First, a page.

New Hole in Sun's Atmosphere Lets Particles Spew Out

Coronal hole
The ominous black feature encroaching on the sun in this ultraviolet image is simply a region of low density in the star's atmosphere. (Image credit: NASA/GSFC/Solar Dynamics Observatory)

A large, dark "hole" has opened up in the sun's atmosphere, allowing solar winds to rush out into space — an ordinary occurrence, but a spectacular one to see.

NASA's Solar Dynamics Observatory captured this ultraviolet image of the coronal hole on Nov. 8, with the space agency releasing the image Monday (Nov. 20).

Broad holes can open up in the sun's upper atmosphere, or corona, as a result of the star's dynamic magnetic field, according to a NASA statement that accompanied the image. Just as the magnetic field's kinks and bends can cause sunspots and solar flares, they can also open temporary holes in the corona. Like the hole in the ozone layer on Earth, a coronal hole doesn't actually go through the sun's atmosphere. It's simply a region that is cooler and less dense than the surrounding plasma. [The Sun in HD: Amazing Photos by the Solar Dynamics Observatory]

The opening in the magnetic field allows particles to escape much faster than in normal solar wind, according to the Space Weather Prediction Center (SWPC). These high-speed streams can cause disturbances in Earth's magnetosphere that jeopardize satellites and power grids. The high-energy particles can also supercharge the planet's auroras, the northern and southern lights. This hole was probably the source of vibrant auroras that appeared earlier this month as far south as Nebraska, NASA officials said in the statement.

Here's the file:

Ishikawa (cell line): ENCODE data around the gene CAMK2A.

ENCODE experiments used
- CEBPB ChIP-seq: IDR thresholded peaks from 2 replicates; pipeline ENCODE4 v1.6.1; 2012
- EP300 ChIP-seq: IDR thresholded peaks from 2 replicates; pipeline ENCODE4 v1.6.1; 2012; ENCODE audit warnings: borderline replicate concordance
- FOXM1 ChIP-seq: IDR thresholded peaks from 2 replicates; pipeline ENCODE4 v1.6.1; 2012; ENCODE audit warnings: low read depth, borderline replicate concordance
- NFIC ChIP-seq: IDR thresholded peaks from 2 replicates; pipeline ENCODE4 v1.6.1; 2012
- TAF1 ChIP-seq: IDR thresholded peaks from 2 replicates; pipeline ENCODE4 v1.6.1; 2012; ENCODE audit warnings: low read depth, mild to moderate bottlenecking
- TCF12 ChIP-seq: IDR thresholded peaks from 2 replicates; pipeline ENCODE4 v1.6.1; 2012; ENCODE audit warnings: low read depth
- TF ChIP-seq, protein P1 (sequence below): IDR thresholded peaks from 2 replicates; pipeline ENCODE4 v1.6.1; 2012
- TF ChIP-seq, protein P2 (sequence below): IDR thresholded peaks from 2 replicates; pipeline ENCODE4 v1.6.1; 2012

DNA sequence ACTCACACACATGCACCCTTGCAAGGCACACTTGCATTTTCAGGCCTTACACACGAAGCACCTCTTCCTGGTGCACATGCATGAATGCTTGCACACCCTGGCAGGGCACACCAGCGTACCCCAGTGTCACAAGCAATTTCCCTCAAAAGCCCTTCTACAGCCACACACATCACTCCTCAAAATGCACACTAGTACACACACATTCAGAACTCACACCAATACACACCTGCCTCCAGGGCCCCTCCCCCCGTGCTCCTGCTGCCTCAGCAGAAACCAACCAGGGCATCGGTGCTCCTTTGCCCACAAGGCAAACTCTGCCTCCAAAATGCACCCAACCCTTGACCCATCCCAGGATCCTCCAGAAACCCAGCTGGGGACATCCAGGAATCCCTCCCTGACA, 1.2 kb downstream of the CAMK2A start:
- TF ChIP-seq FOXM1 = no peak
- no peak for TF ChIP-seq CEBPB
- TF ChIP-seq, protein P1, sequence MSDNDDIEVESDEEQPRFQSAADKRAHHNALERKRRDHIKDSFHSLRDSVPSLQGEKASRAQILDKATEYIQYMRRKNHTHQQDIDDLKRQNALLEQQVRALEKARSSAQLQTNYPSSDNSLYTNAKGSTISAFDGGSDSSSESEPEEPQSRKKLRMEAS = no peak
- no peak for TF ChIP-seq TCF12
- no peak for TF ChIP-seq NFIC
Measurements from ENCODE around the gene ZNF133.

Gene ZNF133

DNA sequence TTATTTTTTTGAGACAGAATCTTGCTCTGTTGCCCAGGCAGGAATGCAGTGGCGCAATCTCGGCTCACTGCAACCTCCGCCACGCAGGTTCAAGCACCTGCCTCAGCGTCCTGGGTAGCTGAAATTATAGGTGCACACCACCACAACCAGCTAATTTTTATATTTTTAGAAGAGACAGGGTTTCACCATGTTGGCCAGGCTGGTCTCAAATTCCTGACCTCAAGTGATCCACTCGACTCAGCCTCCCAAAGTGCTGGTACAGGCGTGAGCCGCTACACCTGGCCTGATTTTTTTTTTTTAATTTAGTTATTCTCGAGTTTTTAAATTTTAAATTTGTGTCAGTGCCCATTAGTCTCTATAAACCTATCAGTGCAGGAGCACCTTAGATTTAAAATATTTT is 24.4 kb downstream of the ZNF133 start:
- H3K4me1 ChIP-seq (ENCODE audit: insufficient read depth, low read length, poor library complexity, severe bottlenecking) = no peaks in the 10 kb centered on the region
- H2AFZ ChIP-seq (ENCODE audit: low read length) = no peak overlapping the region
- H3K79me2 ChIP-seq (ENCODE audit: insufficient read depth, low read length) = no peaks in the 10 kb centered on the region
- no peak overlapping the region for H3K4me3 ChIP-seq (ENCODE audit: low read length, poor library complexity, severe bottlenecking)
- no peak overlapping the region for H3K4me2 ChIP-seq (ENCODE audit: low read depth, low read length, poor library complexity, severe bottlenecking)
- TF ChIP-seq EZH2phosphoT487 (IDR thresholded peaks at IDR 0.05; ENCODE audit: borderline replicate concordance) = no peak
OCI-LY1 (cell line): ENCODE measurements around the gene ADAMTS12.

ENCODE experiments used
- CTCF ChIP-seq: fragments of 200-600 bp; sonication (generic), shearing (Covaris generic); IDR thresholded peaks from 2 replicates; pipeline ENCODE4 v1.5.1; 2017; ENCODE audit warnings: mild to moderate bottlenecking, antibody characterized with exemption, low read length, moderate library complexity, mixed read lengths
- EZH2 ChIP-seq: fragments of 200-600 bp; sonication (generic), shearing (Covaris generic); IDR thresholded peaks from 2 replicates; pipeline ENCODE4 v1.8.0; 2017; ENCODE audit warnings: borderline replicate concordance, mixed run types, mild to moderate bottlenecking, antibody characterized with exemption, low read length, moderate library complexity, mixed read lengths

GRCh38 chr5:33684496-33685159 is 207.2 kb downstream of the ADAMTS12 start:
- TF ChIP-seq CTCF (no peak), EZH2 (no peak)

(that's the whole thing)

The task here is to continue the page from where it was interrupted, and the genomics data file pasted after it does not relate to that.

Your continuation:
Coronal holes will become more likely as the sun approaches the minimum of its 11-year cycle, which will come in 2019. Longer-lasting holes, which will also become more likely, can last for several of the sun's rotations, which take 27 days on average, according to SWPC.

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Harrison Tasoff
Former Contributing Writer

Harrison Tasoff is a science journalist originally from Los Angeles. He graduated from NYU’s Science, Health, and Environmental Reporting Program after earning his B.A. in mathematics at Swarthmore College. Harrison covers an array of subjects, but often finds himself drawn to physics, ecology, and earth science stories. In his spare time, he enjoys tidepooling, mineral collecting, and tending native plants.